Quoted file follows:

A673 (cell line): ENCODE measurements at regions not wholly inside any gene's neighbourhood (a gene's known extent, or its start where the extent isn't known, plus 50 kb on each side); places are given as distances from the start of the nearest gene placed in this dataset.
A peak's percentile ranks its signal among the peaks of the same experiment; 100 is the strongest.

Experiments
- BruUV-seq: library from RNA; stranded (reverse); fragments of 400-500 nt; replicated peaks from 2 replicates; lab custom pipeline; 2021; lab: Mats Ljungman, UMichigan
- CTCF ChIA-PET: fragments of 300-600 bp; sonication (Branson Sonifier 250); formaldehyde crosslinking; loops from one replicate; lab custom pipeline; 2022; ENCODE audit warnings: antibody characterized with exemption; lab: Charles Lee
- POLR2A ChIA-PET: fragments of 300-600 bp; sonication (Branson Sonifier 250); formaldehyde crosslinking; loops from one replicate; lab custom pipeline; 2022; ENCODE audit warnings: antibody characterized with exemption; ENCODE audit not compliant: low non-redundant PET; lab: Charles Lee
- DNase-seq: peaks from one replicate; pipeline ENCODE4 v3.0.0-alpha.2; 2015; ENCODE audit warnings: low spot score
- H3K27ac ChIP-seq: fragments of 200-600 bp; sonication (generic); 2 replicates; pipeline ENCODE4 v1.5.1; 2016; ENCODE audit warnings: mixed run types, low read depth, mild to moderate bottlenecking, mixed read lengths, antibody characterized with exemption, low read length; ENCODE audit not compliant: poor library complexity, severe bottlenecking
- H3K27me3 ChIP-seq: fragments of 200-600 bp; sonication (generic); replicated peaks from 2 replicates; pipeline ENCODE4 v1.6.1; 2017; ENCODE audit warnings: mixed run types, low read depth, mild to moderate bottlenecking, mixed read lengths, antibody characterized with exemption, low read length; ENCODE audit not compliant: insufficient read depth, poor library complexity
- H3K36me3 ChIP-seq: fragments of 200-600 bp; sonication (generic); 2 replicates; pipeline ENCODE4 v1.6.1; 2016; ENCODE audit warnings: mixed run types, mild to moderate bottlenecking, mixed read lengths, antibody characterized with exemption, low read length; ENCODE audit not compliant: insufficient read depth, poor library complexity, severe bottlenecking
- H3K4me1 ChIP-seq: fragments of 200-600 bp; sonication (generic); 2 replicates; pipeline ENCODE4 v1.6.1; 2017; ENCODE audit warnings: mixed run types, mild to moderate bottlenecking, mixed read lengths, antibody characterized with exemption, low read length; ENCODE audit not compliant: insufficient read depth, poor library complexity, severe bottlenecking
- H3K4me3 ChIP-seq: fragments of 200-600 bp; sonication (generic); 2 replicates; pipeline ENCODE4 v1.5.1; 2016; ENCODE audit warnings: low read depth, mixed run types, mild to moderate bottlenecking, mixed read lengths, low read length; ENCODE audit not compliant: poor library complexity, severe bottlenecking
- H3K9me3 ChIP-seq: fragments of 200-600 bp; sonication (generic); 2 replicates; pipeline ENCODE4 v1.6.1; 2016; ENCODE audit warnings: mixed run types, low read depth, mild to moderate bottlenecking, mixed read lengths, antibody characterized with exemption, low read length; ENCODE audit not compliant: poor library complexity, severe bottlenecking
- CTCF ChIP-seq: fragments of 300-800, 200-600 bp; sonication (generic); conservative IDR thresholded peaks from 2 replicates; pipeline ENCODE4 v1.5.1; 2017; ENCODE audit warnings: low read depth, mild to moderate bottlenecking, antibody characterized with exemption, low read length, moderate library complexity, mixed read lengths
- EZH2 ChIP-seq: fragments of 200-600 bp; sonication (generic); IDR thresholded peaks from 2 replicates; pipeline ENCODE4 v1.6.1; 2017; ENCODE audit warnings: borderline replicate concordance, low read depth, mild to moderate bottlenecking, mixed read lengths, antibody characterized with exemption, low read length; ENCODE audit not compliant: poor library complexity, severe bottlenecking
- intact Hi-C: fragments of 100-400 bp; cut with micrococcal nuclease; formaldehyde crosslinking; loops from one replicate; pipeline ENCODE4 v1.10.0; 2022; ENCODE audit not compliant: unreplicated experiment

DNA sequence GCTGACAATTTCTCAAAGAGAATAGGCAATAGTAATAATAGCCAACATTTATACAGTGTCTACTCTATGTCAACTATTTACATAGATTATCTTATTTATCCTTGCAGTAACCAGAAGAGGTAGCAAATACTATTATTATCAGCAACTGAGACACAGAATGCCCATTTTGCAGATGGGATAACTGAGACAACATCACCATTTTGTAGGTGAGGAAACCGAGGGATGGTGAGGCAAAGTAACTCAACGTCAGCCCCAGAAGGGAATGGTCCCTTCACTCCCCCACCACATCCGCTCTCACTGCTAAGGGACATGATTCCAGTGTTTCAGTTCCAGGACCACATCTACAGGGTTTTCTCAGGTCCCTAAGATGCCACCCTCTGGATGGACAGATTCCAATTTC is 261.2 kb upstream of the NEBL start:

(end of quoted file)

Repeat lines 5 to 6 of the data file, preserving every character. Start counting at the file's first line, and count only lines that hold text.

- CTCF ChIA-PET: fragments of 300-600 bp; sonication (Branson Sonifier 250); formaldehyde crosslinking; loops from one replicate; lab custom pipeline; 2022; ENCODE audit warnings: antibody characterized with exemption; lab: Charles Lee
- POLR2A ChIA-PET: fragments of 300-600 bp; sonication (Branson Sonifier 250); formaldehyde crosslinking; loops from one replicate; lab custom pipeline; 2022; ENCODE audit warnings: antibody characterized with exemption; ENCODE audit not compliant: low non-redundant PET; lab: Charles Lee